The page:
The pollution in the house

Petroleum and health ministries need to push access to LPG, promote its use.

Written by Kirk R. Smith , Ambuj D. Sagar | Published:February 17, 2017 12:00 am
LPG, LPG use, LPG usage, air pollution, pollution, cooking gas, cooking fuel, cooking pollution, ministry of petroleum and natural gas, LPG connection, JSSK programme, reduce pollution, indian express news, india news, indian express opinion An LPG connection is a necessary first step, but there is need to ensure usage as well.

Air pollution kills more Indians than any other risk factor with estimates ranging from 15 to 20 lakh premature deaths annually. Although outdoor air pollution garners most public attention, it is well-known in health circles that pollution from chulhas is about half of the problem because people in households are directly exposed to such pollution. It is less well-understood, however, that the two are linked: One of the reasons India has such bad outdoor air pollution is that nearly 200 million households are still burning biomass every day for cooking. Solving the household dirty fuel problem will also help reduce the outdoor air problem, although not solve it on its own.

Although reducing outdoor air pollution remains difficult for Indian policymakers given the multiplicity of sources involved, the country is making major strides in addressing household air pollution. First with the Give it Up scheme and now with the Pradhan Mantri Ujjwala Yojana (PMUY) programme, the Ministry of Petroleum and Natural Gas (MoPNG) has targeted 5 crore BPL households to be connected to LPG by 2019, a massive increase in the rate of uptake by historical and global standards. Discussions are on to double the target for early next decade. This would mean a remarkable enhancement of clean kitchens for hundreds of millions of people. But accomplishing the project will involve major challenges.

An LPG connection is a necessary first step, but there is need to ensure usage as well. An LPG connection alone does not help health much if the cylinder and stove sit unused in a corner, and are used occasionally for making tea. A near-full transition to LPG as the main cookfuel is needed to stop the household and ambient pollution from traditional biomass use. Although experience from all over the world shows that gas is a superior and aspirational fuel and that households can reasonably be expected to eventually shift to using it, there has not been much experience in creating the incentives for poor households to move quickly through the transition. Cost is certainly an issue, but for hundreds of millions in India, other issues are also important, such as reliable and rapid access to refills, clear messaging around health, and changes in community expectations.

The health sector has long dealt with these issues. It does no good just to give people access to latrines, condoms, birth facilities, and vaccines, if no one uses them. As with LPG, access is essential, but that is just the beginning to secure health benefits. Thus, in the next stages of the LPG programme there would be real advantage if the two sectors, petroleum and health, were to work together to make sure LPG makes its full contribution of health — the former to provide access and the latter to help ensure usage.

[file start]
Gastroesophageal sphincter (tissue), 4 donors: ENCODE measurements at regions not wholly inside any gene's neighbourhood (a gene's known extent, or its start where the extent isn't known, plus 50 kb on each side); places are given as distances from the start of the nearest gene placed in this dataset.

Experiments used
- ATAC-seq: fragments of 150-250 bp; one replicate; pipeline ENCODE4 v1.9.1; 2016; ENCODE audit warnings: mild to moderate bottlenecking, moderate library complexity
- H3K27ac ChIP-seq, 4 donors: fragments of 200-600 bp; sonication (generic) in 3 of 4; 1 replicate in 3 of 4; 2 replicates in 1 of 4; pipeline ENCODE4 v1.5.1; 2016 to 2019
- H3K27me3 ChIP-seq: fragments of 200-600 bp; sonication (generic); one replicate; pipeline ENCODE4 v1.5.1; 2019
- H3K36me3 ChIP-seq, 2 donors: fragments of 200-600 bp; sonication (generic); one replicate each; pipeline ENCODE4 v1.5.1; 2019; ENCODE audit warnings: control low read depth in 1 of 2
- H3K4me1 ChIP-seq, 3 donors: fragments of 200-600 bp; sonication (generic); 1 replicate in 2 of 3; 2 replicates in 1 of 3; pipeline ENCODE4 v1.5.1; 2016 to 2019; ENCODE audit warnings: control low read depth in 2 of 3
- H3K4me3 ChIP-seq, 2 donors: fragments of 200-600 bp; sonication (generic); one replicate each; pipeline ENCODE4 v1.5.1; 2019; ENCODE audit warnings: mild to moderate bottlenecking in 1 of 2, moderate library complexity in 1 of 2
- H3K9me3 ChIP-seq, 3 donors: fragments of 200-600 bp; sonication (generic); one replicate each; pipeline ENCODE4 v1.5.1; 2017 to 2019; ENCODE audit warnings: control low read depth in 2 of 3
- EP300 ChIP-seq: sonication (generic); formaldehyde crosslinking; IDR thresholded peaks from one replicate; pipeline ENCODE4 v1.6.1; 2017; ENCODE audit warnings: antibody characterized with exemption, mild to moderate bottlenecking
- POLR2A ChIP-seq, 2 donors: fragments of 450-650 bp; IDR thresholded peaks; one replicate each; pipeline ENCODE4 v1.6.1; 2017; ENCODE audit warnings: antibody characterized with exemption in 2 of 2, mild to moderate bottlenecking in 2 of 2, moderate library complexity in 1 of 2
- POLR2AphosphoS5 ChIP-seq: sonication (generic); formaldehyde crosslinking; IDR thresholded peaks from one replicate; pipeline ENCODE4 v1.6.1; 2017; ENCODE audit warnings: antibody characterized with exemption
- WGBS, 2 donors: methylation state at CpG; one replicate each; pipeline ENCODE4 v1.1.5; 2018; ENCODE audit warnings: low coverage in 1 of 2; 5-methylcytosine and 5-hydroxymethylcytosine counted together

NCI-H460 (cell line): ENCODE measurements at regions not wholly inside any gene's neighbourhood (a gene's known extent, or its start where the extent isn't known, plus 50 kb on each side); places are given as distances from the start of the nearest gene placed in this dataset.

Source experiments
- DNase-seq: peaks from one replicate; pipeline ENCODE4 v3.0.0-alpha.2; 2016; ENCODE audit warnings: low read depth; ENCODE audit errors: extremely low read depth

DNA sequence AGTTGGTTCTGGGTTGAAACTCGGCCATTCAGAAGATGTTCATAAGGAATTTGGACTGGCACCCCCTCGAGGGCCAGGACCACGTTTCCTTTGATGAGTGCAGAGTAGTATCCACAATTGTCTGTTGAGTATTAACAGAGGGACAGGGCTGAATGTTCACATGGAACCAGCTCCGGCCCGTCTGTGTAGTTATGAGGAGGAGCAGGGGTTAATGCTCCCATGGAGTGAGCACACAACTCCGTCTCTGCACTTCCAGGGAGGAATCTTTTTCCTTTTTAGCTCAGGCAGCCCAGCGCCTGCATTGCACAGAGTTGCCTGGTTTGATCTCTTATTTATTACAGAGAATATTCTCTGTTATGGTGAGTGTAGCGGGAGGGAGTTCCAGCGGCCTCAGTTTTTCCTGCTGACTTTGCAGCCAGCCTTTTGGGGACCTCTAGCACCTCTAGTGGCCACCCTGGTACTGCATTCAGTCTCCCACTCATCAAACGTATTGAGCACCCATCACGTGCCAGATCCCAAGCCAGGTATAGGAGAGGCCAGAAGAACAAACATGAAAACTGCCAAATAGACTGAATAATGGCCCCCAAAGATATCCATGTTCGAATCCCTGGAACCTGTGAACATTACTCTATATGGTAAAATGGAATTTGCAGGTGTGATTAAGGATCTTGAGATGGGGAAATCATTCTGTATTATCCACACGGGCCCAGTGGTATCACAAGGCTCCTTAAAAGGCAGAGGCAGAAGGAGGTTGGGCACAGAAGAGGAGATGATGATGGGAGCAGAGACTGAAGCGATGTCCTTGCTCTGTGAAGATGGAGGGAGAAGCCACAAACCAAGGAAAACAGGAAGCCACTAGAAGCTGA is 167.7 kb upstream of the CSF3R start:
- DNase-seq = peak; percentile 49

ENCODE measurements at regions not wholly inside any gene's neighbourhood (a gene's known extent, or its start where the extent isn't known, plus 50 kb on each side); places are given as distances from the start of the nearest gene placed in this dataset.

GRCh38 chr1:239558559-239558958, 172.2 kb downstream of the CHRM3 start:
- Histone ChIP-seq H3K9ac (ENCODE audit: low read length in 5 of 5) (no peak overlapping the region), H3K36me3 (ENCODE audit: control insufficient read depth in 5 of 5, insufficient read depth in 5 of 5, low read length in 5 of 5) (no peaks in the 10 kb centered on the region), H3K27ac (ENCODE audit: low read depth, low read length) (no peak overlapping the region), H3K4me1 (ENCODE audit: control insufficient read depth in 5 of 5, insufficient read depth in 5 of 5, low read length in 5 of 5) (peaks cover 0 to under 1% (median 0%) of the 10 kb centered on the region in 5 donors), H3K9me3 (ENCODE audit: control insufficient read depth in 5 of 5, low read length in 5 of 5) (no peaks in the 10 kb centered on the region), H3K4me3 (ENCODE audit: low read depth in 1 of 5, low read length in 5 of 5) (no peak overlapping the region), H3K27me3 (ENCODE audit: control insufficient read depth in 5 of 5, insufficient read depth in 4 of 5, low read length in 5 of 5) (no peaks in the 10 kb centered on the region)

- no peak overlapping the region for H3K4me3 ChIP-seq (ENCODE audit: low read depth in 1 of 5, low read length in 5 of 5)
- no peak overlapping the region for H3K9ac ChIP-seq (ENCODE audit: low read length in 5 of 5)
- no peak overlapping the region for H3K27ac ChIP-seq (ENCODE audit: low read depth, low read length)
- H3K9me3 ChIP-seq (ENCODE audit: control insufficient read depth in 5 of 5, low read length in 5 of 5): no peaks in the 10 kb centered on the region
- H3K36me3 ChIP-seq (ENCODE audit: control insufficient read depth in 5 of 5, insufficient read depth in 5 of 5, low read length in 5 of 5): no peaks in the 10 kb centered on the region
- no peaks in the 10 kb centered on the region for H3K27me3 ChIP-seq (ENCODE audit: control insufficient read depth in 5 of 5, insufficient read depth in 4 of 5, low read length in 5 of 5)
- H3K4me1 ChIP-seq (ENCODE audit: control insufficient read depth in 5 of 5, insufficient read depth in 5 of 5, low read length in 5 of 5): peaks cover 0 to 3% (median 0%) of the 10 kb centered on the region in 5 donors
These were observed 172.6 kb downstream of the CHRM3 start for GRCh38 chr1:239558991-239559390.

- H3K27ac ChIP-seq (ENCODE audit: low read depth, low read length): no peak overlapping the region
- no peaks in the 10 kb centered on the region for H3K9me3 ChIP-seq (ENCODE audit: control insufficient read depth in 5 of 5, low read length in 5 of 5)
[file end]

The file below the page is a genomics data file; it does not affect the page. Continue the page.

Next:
One arena with which India’s health sector has good experience is conditional cash transfer (CCT) or the provision of cash incentives for specific behaviours that promote health in vulnerable groups — one such project is the Shishu Suraksha Karyakram (JSSK) programme among poor pregnant women. It has recently been expanded under the Pregnancy Aid Yojana scheme to provide a minimum of Rs 6,000 in incentives for healthy practices during pregnancy in poor households. There are risks with this approach, of course, but it works well if the funds are reserved for producing highly-effective behavioural changes that do not result in long-term financial commitments and, importantly, are transferred directly to the women’s bank accounts where they are most likely to be used for the benefit of the household.

There is a parallel opportunity for LPG use — to initiate a sub-programme of the PMUY that focuses on providing not only LPG connections but refills during pregnancy to all biomass-using households. The impact on birth weight and other adverse birth outcomes for a pregnant woman using biomass has been established in several studies in India; a recent study in Africa shows reduction in hypertension in pregnancy with clean fuel use. Thus the Rs 1,800 or so that the LPG would cost during a pregnancy to maximise the reduction in biomass smoke looks to be well worth the cost for the country. The project could be supported by the ugraded JSSK programme.

Such a joint effort between MoPNG and the Ministry of Health and Family Welfare (MoHFW) to promote the health and well-being of poor pregnant women — and by extension, their newborn children — could serve as a model for future collaborative efforts that might be undertaken by the MoHFW to address other pressing sources of air pollution. Such innovative partnerships are required to address India’s complex development challenges.

Smith is professor of global environmental health at the University of California, Berkeley and Sagar is Vipula and Mahesh Chaturvedi Professor of Policy Studies at IIT Delhi
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